The World Football League lasted just one and a half seasons, but that was plenty of time for it to become one of the most entertaining dumpster fires in professional sports.
Entrepreneur Gary Davidson founded the WFL in 1973 as an antidote to the NFL, which was under criticism from players for poor pay. Backed by investors with ostensibly deep pockets, the WFL poached some of the NFL’s best players, offering the then-largest contracts in pro football history. In the winter of 1974, four of its 12 teams attempted to draft five Stanford players. Only Bill Reid, ’77, signed on, joining the Southern California Sun.
The WFL team owners, it turned out, weren’t wealthy enough to weather the recession of 1974–75. Players grappling with bounced checks began begging fans for food and lodging. The Birmingham Americans celebrated their Super Bowl–like “World Bowl I” win while watching debt collectors seize their helmets, uniforms, and trophy. A mobster turned FBI informant tried to buy the Charlotte Hornets. By the middle of the second season, the league had folded, its central accomplishment being that it catalyzed conversation about player compensation.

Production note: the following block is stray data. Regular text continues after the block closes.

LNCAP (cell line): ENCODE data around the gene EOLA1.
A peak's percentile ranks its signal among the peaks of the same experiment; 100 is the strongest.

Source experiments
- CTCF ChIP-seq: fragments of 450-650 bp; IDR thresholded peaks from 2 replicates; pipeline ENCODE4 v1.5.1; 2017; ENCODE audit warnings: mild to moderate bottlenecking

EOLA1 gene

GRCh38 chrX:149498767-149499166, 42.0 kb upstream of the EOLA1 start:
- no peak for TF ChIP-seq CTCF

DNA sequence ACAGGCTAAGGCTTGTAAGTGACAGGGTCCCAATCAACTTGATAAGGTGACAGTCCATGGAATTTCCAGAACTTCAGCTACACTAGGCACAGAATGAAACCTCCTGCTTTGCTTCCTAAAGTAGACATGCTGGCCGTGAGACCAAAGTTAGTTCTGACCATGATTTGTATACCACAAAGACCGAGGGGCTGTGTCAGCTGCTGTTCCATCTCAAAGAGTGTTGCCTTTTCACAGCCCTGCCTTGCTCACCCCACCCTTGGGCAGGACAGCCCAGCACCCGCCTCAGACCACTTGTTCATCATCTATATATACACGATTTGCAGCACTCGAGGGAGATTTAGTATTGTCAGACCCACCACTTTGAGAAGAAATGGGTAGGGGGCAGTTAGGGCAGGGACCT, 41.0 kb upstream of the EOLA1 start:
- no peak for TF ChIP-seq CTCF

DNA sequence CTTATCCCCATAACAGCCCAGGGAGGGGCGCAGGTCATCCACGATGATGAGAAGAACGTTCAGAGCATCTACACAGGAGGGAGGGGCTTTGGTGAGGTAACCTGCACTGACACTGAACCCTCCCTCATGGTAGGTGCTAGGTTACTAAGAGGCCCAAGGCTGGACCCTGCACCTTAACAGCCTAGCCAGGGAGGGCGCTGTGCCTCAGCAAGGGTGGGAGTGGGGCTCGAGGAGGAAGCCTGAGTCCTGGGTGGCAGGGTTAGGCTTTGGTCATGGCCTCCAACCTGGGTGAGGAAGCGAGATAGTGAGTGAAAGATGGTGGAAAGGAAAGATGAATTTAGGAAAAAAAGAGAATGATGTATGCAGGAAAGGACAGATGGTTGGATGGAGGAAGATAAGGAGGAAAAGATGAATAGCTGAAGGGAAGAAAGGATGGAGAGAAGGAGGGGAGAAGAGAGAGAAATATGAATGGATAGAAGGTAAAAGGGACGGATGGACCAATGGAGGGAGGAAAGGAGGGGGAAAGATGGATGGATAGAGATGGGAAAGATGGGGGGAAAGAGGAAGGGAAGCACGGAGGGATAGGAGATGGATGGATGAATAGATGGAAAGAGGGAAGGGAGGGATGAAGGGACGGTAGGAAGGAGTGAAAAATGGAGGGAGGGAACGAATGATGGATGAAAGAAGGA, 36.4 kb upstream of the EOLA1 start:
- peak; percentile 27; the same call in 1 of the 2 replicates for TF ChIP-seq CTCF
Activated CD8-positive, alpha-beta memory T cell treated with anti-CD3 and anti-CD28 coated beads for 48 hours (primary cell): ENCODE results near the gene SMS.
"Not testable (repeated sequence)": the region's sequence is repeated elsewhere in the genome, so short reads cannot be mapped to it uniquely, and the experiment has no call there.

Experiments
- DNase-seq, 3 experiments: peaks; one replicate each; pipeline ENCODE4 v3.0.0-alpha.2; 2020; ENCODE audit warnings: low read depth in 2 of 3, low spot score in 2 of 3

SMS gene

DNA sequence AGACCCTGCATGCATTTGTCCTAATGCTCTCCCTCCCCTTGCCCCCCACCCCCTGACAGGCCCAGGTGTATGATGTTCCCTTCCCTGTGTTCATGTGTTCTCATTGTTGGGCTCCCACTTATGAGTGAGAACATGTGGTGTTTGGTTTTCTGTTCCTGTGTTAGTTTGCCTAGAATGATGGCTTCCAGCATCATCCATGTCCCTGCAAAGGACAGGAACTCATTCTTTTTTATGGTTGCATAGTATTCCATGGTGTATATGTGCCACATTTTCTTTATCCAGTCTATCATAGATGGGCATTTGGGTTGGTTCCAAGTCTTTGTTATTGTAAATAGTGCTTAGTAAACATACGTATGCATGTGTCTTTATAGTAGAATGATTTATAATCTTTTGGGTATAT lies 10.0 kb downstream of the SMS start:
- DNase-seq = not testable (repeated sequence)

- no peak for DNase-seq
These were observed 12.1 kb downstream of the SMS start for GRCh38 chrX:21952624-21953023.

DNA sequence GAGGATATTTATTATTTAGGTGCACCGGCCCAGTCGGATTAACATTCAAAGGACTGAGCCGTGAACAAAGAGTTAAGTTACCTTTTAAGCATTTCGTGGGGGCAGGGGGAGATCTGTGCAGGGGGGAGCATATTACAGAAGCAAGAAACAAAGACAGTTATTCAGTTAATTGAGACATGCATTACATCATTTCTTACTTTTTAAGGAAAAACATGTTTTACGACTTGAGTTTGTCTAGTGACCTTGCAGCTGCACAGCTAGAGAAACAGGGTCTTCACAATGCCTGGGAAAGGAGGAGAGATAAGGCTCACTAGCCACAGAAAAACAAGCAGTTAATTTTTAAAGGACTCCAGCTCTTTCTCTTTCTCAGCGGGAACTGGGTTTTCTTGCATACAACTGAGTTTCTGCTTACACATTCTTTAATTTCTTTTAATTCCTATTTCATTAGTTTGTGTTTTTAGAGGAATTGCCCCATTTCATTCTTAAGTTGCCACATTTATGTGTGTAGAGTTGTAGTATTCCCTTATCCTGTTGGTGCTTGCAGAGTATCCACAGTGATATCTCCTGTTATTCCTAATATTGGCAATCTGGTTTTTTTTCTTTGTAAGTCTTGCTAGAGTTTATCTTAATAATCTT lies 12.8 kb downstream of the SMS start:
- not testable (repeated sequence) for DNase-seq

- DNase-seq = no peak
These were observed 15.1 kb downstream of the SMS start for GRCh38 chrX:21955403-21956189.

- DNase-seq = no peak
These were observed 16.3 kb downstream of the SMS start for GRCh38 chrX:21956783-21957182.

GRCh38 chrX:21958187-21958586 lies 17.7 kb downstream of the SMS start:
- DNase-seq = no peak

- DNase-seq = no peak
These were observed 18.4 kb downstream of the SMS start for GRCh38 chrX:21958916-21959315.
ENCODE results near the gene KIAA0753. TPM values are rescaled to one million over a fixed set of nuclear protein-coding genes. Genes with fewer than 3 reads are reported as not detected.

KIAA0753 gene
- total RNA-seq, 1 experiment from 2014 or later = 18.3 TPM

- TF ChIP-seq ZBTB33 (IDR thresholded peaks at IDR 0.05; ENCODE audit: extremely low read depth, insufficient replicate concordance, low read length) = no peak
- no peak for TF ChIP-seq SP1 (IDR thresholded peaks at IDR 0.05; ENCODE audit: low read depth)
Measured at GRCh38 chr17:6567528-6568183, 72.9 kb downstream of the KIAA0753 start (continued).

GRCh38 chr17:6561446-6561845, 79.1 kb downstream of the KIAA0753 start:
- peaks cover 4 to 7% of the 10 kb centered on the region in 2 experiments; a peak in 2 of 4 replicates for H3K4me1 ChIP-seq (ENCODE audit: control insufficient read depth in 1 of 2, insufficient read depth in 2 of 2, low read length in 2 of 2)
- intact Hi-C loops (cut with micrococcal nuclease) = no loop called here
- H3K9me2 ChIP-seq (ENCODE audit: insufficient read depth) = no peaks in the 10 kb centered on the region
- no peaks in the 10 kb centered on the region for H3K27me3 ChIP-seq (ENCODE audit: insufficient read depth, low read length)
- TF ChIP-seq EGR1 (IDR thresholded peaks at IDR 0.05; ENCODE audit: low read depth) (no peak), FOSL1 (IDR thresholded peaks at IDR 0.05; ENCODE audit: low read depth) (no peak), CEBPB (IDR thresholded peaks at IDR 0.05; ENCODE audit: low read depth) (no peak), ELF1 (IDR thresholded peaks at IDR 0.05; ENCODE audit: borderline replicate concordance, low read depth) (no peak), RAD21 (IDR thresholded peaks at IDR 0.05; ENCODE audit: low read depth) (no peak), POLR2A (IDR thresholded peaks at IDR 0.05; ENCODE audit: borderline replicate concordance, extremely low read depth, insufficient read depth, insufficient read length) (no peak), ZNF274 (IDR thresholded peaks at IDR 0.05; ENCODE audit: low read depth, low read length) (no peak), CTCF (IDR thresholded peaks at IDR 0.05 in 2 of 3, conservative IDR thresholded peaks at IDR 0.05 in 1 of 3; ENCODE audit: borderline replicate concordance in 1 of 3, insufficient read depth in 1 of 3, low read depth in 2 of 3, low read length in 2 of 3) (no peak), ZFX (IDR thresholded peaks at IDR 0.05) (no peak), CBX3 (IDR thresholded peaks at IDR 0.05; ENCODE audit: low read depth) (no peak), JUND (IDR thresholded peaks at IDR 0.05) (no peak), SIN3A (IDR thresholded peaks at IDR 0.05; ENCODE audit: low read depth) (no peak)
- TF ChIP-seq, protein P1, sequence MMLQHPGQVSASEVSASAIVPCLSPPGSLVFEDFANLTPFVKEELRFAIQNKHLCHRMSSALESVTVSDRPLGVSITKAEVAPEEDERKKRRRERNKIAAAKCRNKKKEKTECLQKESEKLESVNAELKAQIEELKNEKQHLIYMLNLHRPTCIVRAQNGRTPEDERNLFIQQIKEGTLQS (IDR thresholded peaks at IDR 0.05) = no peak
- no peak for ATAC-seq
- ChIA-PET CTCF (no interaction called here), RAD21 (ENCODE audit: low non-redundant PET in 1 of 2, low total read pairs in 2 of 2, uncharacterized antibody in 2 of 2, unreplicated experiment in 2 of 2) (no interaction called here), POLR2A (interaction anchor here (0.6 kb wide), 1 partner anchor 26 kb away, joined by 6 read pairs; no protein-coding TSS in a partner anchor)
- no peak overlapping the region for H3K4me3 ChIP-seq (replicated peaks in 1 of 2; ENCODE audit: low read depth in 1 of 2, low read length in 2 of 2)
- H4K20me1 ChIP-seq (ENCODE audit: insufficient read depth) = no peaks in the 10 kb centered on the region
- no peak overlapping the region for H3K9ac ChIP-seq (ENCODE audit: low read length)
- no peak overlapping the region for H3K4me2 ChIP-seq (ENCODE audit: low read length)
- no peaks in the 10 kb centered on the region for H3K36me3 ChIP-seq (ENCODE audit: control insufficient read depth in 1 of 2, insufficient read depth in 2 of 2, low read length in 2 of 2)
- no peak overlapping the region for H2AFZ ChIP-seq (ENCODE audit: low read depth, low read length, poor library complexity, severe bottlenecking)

As for Reid, he escaped with his dignity intact. The next season, he played for the San Francisco 49ers.
Kali Shiloh is a staff writer at Stanford. Email her at email@example.com.
Vintage 1973 Collection
Stanford is 50! It turns out we’re not the only one. Walk with us down memory lane as we sample some of the wonders and horrors of the 1973–74 academic year on the Farm, and in the world around.